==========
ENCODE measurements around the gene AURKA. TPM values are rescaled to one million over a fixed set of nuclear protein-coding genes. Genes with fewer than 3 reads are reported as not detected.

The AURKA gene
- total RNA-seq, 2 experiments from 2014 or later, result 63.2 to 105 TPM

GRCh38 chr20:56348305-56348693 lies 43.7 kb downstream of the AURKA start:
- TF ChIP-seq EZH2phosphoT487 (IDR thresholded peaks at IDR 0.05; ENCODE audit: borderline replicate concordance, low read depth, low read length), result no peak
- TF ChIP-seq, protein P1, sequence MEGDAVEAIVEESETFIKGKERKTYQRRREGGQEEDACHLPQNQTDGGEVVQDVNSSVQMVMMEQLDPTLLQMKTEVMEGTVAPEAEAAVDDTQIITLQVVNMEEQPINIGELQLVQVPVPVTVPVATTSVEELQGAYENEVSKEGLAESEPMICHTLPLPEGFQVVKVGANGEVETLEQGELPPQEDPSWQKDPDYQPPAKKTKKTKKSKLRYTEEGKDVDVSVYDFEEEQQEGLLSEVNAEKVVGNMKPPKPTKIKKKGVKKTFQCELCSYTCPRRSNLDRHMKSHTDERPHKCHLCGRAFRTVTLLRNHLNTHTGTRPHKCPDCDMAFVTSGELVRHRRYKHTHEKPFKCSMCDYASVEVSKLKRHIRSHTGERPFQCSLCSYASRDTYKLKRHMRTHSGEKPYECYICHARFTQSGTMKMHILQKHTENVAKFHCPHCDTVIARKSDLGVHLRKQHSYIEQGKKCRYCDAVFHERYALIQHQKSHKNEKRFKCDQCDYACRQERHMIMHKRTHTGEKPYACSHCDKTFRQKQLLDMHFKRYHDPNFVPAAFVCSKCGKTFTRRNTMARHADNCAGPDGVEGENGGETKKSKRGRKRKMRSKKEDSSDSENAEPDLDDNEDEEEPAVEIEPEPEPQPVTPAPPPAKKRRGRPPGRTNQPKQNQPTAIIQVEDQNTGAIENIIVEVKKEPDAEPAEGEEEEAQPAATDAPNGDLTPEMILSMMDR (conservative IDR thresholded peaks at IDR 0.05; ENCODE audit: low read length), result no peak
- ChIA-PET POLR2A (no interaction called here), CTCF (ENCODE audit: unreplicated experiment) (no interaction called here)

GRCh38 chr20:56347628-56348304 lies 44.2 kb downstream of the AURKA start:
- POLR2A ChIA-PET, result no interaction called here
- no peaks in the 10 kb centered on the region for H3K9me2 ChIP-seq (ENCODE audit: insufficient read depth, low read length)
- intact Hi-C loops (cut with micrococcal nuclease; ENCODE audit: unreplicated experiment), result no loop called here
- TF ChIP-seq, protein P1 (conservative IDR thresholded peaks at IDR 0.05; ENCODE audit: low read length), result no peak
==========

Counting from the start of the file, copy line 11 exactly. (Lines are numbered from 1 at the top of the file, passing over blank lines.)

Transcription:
- intact Hi-C loops (cut with micrococcal nuclease; ENCODE audit: unreplicated experiment), result no loop called here